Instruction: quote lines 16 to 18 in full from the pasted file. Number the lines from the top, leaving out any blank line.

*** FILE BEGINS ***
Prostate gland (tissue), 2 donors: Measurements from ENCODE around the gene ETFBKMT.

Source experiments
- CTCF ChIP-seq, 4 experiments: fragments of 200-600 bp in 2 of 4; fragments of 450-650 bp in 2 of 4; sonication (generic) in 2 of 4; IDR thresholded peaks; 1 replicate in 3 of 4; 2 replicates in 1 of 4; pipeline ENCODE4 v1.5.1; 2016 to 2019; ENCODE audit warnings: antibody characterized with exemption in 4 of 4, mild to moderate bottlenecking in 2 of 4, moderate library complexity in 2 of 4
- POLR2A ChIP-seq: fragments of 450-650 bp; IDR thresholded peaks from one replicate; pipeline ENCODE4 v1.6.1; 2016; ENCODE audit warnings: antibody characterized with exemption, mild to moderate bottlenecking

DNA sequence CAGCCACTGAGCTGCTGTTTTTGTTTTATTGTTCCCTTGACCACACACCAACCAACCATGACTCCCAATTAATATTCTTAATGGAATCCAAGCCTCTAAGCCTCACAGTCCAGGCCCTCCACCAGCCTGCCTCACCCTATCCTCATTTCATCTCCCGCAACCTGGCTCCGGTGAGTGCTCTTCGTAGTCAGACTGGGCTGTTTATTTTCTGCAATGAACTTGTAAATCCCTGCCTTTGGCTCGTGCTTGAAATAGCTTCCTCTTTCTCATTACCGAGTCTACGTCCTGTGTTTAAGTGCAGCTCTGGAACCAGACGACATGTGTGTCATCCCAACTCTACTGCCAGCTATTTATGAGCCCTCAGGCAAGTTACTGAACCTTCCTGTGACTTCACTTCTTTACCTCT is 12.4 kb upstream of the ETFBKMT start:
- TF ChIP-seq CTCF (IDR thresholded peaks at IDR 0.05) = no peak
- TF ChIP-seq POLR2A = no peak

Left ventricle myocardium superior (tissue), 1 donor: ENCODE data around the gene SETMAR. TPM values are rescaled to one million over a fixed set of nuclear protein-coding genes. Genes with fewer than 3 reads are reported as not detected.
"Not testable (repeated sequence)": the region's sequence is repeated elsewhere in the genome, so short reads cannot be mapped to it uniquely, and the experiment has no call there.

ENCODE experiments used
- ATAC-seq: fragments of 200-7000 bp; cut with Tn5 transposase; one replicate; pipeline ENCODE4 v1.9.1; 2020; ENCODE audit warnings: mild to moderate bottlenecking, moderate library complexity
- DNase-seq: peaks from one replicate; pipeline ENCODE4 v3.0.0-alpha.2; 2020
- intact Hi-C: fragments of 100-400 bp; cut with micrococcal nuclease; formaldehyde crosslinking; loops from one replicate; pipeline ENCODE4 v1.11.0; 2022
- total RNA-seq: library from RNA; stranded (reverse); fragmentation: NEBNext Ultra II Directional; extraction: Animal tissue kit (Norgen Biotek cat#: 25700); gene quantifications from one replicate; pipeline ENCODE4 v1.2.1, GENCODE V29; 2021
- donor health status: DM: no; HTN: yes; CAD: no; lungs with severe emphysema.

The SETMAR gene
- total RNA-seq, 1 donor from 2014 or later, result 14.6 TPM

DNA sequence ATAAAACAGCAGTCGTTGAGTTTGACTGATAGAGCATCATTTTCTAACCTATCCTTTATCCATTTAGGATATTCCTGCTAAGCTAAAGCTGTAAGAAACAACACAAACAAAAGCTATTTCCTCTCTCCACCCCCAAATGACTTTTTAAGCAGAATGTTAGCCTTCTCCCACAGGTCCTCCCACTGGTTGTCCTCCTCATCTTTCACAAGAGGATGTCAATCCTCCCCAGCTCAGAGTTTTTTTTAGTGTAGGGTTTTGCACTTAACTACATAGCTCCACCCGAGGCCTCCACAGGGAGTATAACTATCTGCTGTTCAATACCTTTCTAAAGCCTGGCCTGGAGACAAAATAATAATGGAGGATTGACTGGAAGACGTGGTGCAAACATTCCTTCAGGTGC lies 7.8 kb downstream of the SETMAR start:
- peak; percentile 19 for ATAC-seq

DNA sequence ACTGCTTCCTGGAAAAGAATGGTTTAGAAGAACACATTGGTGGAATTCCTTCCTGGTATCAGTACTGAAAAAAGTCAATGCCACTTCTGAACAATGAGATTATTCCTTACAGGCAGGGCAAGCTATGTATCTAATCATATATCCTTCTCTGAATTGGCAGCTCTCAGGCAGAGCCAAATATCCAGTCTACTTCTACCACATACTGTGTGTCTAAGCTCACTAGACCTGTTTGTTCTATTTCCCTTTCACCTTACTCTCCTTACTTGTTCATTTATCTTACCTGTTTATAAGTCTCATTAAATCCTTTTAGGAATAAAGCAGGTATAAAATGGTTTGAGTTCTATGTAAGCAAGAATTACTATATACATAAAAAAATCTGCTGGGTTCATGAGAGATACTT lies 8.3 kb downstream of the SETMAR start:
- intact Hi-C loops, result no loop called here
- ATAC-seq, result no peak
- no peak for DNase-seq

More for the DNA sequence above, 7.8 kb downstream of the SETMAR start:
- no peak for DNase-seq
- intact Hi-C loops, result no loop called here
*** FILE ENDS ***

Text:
The SETMAR gene
- total RNA-seq, 1 donor from 2014 or later, result 14.6 TPM

DNA sequence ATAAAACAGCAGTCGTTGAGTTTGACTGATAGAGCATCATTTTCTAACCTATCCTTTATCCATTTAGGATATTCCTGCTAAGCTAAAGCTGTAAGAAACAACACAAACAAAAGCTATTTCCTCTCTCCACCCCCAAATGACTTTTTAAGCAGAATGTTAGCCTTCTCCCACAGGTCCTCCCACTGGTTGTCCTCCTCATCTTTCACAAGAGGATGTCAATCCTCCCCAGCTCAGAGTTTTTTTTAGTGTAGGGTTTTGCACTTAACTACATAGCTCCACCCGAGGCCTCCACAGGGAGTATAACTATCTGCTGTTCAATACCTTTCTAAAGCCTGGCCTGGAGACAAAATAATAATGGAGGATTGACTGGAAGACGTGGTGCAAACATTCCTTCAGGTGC lies 7.8 kb downstream of the SETMAR start: